Bachem’s Real-Life Model Rocket

When one thinks of rockets, the first thing that comes to mind is usually a typical space rocket, like a Delta class or even the immortal mega-lifter, the Saturn V. These huge, metal monsters impress with a size and power made all the more impressive with their relative safety and reliability. However, it wasn’t always that way…

The first vertically launched, manned rocket was developed in Germany in WWII. No, it wasn’t some weird version of the V2/A4, but the Bachem BP-20 (Ba-349) Natter. This was a tiny point defence interceptor, powered by the same dangerous and temperamental rocket motor as the notorious Me-163 Komet. Combining such a powerplant with a wooden tube designed to break up into parts after its mission might seem crazy, but at the end of WWII, the Germans had a pretty open mind when it came to stopping the bombers.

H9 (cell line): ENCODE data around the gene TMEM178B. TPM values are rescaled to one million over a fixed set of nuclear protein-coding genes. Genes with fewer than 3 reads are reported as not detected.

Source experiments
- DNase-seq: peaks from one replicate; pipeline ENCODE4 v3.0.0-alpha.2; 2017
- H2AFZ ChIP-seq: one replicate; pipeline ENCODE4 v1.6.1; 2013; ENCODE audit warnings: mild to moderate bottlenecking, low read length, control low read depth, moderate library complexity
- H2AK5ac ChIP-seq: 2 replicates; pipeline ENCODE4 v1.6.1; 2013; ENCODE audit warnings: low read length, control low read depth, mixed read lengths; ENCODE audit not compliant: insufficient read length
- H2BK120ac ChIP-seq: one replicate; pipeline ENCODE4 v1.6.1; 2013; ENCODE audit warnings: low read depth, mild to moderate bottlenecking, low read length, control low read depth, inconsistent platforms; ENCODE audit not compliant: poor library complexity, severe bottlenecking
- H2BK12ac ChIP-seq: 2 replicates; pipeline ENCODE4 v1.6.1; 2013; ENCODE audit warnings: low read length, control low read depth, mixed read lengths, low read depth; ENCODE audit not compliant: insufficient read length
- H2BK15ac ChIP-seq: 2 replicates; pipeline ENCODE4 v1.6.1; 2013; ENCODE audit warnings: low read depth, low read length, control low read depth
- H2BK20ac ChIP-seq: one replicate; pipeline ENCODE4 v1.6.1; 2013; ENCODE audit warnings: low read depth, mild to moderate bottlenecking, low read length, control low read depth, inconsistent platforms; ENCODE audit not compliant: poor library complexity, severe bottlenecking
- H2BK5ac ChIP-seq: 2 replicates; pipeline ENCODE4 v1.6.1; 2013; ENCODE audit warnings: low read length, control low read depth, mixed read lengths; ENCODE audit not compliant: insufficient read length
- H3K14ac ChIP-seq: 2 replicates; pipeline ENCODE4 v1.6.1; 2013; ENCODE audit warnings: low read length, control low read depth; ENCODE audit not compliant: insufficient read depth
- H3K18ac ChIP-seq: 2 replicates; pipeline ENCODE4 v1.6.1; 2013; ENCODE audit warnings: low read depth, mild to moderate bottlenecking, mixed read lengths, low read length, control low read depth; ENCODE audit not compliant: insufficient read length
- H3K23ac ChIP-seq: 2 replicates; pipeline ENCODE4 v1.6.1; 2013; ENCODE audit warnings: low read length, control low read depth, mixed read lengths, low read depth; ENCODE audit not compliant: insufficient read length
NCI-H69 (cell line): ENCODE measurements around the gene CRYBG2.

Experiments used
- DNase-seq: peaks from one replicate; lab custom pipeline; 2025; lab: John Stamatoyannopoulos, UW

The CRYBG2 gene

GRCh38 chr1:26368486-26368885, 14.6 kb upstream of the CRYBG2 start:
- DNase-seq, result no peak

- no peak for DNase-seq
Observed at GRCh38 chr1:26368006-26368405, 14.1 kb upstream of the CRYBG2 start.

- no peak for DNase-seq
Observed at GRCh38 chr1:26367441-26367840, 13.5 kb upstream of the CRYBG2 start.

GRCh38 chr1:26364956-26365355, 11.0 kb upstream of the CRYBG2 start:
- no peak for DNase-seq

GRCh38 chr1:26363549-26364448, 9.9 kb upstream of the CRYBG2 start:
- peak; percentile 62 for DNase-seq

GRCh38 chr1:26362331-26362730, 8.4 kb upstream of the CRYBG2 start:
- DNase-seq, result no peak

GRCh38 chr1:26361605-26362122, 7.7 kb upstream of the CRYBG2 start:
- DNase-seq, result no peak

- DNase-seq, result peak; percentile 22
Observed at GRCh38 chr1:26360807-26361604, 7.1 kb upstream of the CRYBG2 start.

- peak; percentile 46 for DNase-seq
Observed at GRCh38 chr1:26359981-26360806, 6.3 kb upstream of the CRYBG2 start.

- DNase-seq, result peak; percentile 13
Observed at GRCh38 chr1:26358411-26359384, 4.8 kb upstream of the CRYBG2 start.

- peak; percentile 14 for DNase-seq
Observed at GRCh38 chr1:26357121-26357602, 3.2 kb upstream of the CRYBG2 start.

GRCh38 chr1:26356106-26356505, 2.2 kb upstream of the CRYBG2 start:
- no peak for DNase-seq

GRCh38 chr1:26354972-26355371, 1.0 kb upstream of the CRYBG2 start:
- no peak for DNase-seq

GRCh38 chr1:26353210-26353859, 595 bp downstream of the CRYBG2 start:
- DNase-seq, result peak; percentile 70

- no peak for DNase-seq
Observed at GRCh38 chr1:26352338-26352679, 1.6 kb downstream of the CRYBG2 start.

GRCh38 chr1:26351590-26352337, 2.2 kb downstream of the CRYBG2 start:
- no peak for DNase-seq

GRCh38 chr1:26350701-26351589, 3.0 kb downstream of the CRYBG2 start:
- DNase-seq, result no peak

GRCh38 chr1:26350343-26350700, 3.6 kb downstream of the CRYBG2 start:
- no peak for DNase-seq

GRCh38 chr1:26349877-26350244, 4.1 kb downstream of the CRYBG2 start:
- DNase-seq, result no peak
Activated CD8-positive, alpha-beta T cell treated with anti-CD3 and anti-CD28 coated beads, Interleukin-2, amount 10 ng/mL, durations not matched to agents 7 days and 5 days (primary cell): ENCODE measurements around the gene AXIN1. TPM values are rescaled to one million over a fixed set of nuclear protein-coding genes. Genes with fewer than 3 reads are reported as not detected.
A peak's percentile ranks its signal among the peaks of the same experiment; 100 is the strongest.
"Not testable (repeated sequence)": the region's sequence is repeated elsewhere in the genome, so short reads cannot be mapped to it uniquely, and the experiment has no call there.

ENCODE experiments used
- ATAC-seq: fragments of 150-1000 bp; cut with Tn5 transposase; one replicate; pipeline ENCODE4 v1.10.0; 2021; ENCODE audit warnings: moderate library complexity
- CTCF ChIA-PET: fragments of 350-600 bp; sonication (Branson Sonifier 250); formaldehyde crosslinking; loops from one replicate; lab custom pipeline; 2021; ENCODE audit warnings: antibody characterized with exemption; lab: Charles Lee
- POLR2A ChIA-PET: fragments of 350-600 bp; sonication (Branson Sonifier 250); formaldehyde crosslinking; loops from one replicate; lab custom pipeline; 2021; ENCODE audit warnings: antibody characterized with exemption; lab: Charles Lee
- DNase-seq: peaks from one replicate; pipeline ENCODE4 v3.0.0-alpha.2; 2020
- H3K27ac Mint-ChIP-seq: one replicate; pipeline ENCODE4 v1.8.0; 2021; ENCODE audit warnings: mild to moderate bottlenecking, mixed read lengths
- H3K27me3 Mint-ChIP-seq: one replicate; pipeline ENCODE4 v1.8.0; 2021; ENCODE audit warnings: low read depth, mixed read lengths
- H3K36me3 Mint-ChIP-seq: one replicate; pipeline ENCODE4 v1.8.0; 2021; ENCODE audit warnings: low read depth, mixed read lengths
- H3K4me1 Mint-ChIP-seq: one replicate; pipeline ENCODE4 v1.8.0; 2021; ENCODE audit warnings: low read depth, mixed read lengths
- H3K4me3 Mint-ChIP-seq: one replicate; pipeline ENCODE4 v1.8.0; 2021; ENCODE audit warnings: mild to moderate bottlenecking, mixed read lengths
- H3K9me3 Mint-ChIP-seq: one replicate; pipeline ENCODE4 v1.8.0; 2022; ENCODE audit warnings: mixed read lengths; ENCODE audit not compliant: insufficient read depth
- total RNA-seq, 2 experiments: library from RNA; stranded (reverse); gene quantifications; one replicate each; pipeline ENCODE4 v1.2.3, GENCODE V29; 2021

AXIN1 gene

Check out my finished 1/72 Brengun Natter M23 on the Planes page. This is the Natter from the first, and only, piloted flight in the program. The death of the pilot, Lothar Sieber, and the end of the war, precluded any further manned launches. Probably a good thing…

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